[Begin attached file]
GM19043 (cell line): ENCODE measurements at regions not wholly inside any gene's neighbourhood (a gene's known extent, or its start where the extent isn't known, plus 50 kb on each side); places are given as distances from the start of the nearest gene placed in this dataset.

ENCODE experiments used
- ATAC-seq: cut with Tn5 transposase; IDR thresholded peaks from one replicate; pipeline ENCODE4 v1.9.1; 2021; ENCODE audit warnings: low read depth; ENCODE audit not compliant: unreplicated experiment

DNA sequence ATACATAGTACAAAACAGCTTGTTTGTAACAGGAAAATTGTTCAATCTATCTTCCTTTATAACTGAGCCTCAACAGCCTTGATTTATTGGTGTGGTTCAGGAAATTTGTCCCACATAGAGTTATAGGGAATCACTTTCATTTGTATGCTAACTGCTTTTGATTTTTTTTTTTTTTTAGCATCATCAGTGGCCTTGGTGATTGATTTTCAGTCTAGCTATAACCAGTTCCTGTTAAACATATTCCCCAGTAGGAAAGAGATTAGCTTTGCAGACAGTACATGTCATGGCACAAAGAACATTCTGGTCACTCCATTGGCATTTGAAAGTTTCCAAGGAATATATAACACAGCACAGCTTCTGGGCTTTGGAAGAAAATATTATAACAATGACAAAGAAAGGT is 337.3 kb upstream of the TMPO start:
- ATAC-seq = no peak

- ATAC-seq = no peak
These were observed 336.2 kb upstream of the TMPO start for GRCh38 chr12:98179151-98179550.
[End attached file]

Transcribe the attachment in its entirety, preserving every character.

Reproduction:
GM19043 (cell line): ENCODE measurements at regions not wholly inside any gene's neighbourhood (a gene's known extent, or its start where the extent isn't known, plus 50 kb on each side); places are given as distances from the start of the nearest gene placed in this dataset.

ENCODE experiments used
- ATAC-seq: cut with Tn5 transposase; IDR thresholded peaks from one replicate; pipeline ENCODE4 v1.9.1; 2021; ENCODE audit warnings: low read depth; ENCODE audit not compliant: unreplicated experiment

DNA sequence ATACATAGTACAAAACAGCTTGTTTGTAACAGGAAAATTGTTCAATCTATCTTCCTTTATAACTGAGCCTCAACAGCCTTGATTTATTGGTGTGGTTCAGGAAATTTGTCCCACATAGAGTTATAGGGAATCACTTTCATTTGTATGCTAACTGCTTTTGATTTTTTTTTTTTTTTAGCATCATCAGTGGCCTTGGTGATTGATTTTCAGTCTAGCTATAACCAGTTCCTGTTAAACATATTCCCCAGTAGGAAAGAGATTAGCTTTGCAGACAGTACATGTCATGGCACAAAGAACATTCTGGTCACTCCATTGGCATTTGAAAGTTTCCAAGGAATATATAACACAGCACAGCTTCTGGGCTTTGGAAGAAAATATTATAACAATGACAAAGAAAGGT is 337.3 kb upstream of the TMPO start:
- ATAC-seq = no peak

- ATAC-seq = no peak
These were observed 336.2 kb upstream of the TMPO start for GRCh38 chr12:98179151-98179550.